A Family Investment Company (FIC) is a private company whose shareholders are family members. It serves as an effective vehicle for families to manage their shared wealth e.g., allowing parents to pass wealth onto their children while retaining control over the assets. FICs can be structured in various ways, and can hold a variety of assets such as cash, property, and shares in other companies. They are often used as part of a family’s wealth management and succession planning strategy. FICs are popular among high net worth families, particularly in the UK.
A FIC is set up by family members who become its shareholders. The FIC can be structured with different classes of shares that give different rights, allowing the founder to maintain control over the assets while providing benefits to other family members. Profits generated by the FIC’s investments are taxed at corporation tax rates, which can be lower than personal tax rates, and these profits can be distributed to shareholders as dividends.
FICs offer several tax advantages. Firstly, the corporation tax rate, which applies to the profits generated by the FIC’s investments, is typically lower than the income tax rate that would apply if the family members had invested the assets personally. Secondly, if the shares in the FIC are gifted to other family members, these gifts can potentially be exempt from inheritance tax (PET) if the donor survives for seven years after making the gift. Dividends paid to shareholders may be taxed at lower rates than other forms of income.
Setting up a FIC involves several steps. Firstly, you need to decide who the shareholders will be and what type of shares they will hold (though shareholders and their rights can change in the future). Then, you need to incorporate the company, which involves registering it with the appropriate authority (such as Companies House in the UK) and creating the company’s articles of association. You also need to open a bank account for the FIC, transfer assets to it, and appoint directors to manage the company and distribute shares where required.
The costs of setting up a FIC can vary, depending on factors such as the complexity of the structure and the nature of the assets being transferred into it. Costs may include professional fees for legal and tax advice, registration fees, and the costs of drafting the company’s articles of association. The ongoing costs of running a FIC can also vary, but may include accounting, investment management and audit fees, director’s fees, and administrative expenses.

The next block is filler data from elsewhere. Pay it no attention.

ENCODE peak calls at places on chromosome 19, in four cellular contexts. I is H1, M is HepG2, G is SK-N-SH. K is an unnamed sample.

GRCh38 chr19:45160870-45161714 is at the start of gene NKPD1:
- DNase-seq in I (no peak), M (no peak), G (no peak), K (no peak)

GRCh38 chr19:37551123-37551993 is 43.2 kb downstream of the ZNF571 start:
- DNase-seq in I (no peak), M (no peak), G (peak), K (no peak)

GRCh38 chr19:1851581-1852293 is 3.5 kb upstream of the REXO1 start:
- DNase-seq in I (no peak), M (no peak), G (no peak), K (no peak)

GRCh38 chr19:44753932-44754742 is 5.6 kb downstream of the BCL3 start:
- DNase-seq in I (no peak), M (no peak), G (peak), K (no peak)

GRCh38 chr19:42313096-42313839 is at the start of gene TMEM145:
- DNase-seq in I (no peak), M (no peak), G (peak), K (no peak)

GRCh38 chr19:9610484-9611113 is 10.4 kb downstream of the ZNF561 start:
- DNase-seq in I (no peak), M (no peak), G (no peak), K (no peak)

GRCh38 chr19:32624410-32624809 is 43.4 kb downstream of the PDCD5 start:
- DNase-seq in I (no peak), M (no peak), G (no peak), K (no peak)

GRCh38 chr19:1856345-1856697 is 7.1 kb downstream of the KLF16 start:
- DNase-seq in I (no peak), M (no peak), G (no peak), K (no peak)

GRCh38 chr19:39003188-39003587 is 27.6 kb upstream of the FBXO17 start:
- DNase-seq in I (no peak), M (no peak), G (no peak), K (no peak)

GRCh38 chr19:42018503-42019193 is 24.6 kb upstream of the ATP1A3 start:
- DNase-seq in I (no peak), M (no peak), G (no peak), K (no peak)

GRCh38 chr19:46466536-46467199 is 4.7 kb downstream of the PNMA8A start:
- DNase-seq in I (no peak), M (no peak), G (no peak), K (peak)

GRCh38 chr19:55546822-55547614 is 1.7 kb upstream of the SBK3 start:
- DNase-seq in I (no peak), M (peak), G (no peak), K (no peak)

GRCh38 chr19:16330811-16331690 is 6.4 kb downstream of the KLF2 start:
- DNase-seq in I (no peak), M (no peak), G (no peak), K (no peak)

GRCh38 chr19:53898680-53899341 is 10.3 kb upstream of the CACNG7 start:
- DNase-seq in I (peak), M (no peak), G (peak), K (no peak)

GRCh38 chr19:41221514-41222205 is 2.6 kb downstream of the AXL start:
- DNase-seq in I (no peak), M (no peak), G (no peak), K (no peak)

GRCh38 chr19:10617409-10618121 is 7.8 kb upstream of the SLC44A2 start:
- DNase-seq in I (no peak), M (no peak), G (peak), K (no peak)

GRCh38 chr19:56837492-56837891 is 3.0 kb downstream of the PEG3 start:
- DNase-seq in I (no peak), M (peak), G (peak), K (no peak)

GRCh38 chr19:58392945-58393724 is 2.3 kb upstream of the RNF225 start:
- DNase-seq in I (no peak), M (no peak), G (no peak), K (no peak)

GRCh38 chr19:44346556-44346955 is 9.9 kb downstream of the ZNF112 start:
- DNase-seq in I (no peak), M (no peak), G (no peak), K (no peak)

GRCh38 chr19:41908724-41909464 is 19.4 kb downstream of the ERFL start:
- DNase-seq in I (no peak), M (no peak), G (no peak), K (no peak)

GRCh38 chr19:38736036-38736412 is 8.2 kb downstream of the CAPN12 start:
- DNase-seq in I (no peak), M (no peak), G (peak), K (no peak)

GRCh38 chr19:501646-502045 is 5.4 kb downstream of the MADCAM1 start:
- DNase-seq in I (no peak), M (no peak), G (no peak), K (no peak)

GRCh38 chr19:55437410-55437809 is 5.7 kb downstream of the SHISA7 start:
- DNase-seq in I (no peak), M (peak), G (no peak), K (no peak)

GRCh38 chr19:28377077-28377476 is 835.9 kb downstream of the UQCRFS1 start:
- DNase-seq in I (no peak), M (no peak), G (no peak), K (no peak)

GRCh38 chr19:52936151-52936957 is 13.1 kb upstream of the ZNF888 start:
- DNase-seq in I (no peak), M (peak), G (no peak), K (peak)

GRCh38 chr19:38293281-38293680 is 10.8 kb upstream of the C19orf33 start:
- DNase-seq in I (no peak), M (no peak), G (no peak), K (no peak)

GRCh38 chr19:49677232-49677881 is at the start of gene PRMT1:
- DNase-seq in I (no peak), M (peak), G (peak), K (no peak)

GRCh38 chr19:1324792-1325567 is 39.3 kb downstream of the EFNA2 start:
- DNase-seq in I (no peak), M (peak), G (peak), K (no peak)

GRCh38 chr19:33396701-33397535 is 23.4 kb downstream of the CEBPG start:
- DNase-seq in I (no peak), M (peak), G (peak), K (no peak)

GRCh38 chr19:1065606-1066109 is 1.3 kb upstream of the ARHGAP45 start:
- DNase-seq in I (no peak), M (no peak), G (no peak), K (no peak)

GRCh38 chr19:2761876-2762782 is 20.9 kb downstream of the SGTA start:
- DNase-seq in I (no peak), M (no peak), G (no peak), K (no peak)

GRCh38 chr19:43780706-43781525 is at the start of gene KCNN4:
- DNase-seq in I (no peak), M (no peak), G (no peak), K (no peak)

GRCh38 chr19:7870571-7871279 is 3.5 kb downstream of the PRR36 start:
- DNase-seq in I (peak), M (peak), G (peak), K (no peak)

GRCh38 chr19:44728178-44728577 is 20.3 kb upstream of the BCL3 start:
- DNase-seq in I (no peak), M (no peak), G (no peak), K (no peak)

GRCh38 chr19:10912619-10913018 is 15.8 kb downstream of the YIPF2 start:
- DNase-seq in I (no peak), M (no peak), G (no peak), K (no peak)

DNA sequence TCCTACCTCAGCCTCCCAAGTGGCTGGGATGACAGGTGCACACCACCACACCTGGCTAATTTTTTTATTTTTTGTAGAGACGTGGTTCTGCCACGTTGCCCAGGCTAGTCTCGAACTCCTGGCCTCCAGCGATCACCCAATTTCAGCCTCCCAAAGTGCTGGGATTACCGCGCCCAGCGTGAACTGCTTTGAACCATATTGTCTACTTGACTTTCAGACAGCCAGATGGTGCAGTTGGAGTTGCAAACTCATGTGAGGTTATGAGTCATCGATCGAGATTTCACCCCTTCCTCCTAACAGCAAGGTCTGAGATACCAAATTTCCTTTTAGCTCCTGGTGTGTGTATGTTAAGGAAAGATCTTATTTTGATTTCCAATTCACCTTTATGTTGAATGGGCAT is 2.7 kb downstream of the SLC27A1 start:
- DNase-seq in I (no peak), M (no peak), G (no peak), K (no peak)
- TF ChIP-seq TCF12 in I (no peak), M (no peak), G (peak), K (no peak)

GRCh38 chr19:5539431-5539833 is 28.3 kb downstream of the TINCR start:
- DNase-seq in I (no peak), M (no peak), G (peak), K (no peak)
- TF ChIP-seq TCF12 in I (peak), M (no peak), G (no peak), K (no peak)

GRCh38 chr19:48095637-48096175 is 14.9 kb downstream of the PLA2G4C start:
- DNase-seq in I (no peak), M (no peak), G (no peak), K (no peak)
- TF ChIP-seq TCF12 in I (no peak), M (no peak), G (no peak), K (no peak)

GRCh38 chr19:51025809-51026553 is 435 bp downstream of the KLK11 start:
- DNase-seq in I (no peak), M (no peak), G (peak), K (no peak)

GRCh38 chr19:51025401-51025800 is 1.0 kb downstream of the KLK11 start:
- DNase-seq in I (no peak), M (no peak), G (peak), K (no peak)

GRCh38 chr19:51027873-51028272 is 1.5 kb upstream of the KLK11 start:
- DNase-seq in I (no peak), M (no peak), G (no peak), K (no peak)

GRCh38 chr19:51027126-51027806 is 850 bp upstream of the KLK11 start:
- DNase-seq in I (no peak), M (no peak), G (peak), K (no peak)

Yes, a FIC can own property, and in fact, this is a common use for FICs. The FIC can either buy property directly or it can own shares in a company that owns property. Owning property through a FIC can have significant tax advantages, and it can also provide a way to pass property onto future generations while retaining control over it.
Yes, a FIC can be used for philanthropic purposes. For example, the FIC could donate some of its profits to charity, or it could own shares in a charitable company. A FIC can provide a structured and tax-efficient way for a family to engage in philanthropy.
Like any investment, a FIC carries risks. The value of the assets held by the FIC can go down as well as up. There’s also a risk that the tax rules could change in the future, which could impact the tax benefits of the FIC. There could also be family disputes over the management or distribution of the FIC’s assets. It’s important to take professional advice when setting up and managing a FIC to mitigate these risks.
A FIC and a trust can both be used for family wealth management and succession planning, but there are key differences. With a trust, the assets are legally owned by the trustees, who manage them for the benefit of the beneficiaries. With a FIC, the assets are owned by the company, and the shareholders have rights to the assets based on their shareholdings. Also, the tax treatment of FICs and trusts is different. Trusts are subject to their own specific tax regime, while FICs are taxed as companies.
Yes, a FIC can be wound up or dissolved if the shareholders decide that it’s no longer needed or if it becomes insolvent. The process for winding up a FIC involves paying off any creditors, distributing the remaining assets to the shareholders, and then applying to the appropriate authority to have the company dissolved.